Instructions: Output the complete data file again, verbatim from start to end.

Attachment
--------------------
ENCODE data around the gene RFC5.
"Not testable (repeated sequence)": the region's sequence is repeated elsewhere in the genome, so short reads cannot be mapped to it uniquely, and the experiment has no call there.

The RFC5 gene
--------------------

ENCODE data around the gene RFC5.
"Not testable (repeated sequence)": the region's sequence is repeated elsewhere in the genome, so short reads cannot be mapped to it uniquely, and the experiment has no call there.

The RFC5 gene